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Ergonomic instruments have been invented and improved for more than ten years!  But even if you are playing with pain, you may not be aware of this.

Don Ehrlich of San Francisco with his ergonomic viola

Don Ehrlich of San Francisco with his ergonomic viola.

This article about Don Ehrlich, a violist in San Francisco, appeared in The New York Times in 1997.  It surprised me then, and continues to be extremely relevant.

My surprise centered around others’ surprise at seeing an ergonomic instrument being played in an orchestra rehearsal.  And, since I’m a pianist who plays occasionally in orchestras but not every day, it was an education to read about a player’s discomfort in an orchestral situation.

Some time later, when providing information for a doctor who wanted to publish on musicians, avoiding injury, and ergonomic issues (he had treated me in the 90’s), I did a search for “ergo viola.”  What a wonderful thing to come across Don Ehrlich’s photo with his ergonomic viola!  That’s progress!  Ergonomic instruments were being accepted!

Don Ehrlich’s bio provides further information.  Come back soon… he has agreed to be a guest blogger!

If you are playing with pain, there is something you can do.  Ergonomic  instruments are significantly more available than they were in 1997.  Instruments can be altered as well:  flutes and bassoons are two I’ve heard of.  (Extensions can be added to the keys, for example, making them easier to reach.  Not all hands stretch the same way!)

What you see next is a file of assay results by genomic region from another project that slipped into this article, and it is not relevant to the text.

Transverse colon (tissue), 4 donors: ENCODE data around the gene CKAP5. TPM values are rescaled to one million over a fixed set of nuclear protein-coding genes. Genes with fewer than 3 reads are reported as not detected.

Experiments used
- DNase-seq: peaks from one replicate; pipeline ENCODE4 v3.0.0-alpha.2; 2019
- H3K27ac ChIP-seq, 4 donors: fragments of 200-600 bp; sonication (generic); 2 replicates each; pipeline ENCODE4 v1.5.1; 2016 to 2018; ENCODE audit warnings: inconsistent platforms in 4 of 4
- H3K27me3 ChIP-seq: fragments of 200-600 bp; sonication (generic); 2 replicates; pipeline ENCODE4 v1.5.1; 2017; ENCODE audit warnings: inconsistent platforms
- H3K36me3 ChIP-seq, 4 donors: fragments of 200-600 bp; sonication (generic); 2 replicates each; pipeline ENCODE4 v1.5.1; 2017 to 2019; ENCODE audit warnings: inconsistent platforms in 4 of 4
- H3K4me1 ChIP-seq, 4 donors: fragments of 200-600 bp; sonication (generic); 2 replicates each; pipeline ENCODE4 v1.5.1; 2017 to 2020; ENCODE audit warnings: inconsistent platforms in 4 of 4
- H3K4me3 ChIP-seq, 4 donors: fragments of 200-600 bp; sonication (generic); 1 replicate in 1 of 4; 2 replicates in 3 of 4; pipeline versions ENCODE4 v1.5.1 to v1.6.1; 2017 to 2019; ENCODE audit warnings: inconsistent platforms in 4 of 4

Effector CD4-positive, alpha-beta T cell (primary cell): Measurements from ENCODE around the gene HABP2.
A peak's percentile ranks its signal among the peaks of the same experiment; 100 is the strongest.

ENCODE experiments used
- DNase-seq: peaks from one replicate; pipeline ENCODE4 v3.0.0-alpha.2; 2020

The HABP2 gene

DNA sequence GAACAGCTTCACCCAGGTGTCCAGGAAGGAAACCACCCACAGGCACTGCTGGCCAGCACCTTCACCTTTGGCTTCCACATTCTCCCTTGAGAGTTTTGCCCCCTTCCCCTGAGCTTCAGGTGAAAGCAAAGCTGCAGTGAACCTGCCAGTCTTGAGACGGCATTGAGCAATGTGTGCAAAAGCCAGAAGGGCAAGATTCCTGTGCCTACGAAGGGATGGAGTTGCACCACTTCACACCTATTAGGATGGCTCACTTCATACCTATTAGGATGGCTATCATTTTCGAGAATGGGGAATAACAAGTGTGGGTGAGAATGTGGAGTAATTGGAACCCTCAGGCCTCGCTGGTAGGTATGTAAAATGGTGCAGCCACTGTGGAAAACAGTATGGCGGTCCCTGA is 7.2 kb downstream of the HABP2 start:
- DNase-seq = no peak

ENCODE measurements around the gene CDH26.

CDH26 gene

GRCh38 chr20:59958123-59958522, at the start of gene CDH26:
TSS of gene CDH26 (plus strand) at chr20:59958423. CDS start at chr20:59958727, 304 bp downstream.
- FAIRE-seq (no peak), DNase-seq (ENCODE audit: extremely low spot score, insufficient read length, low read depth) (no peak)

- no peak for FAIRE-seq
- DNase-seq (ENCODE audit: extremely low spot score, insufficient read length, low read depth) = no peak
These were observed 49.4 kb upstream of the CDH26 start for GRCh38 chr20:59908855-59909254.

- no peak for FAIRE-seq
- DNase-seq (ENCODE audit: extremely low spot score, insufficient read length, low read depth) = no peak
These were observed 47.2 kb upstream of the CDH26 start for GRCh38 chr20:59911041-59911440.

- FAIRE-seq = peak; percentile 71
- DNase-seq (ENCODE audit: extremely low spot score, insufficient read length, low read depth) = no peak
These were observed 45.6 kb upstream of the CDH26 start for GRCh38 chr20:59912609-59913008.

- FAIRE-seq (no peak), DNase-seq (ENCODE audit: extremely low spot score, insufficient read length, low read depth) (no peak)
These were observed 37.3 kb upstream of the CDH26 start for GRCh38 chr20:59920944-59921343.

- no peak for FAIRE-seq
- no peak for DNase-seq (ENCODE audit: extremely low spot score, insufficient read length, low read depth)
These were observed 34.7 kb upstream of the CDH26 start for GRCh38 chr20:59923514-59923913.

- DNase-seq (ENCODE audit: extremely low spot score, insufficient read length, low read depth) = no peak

Someone who knows instruments and ergonomics can watch you play.  Even changing the angle of your hand by only 1/4″ can make a huge difference.

During my recovery from computer injuries, one such person Xeroxed a computer keyboard, literally, so I could practice.  He turned the keyboard upside down, copied it in 2 parts, and taped the 2 sheets together.   He and my doctor also watched me play, making suggestions that saved my playing.

The same can be done with a bassoon keyboard, for example.  Copy the fingerboard.  Then the paper can be folded so the finger holes are closer together.  This allows the player to practice, in a way, with greatly reduced strain.  Frustrating, yes, but far better than nothing.

One more thought:  the single best thing you can do to protect your hands is something I’ve been thinking about all week.

When you use your hands, are they free?  Or are you holding other objects, say, when you enter a phone number?  If you’re holding a pencil, put it down before you use the phone.  Need proof?  Try it both ways.  Holding a pencil, even though it’s so light, strains your hand by pulling your fingers out of alignment.

Now let’s go into the kitchen to look at something that happens every day.  How do you open the refrigerator?  Sometimes I have groceries in my arms, opening the refrigerator door with… one finger.  The door is heavy, requiring strength to open.  Putting all that stress on one finger is to be avoided!  Set down whatever you’re carrying first.  Then use your hand, arm, shoulder, and back.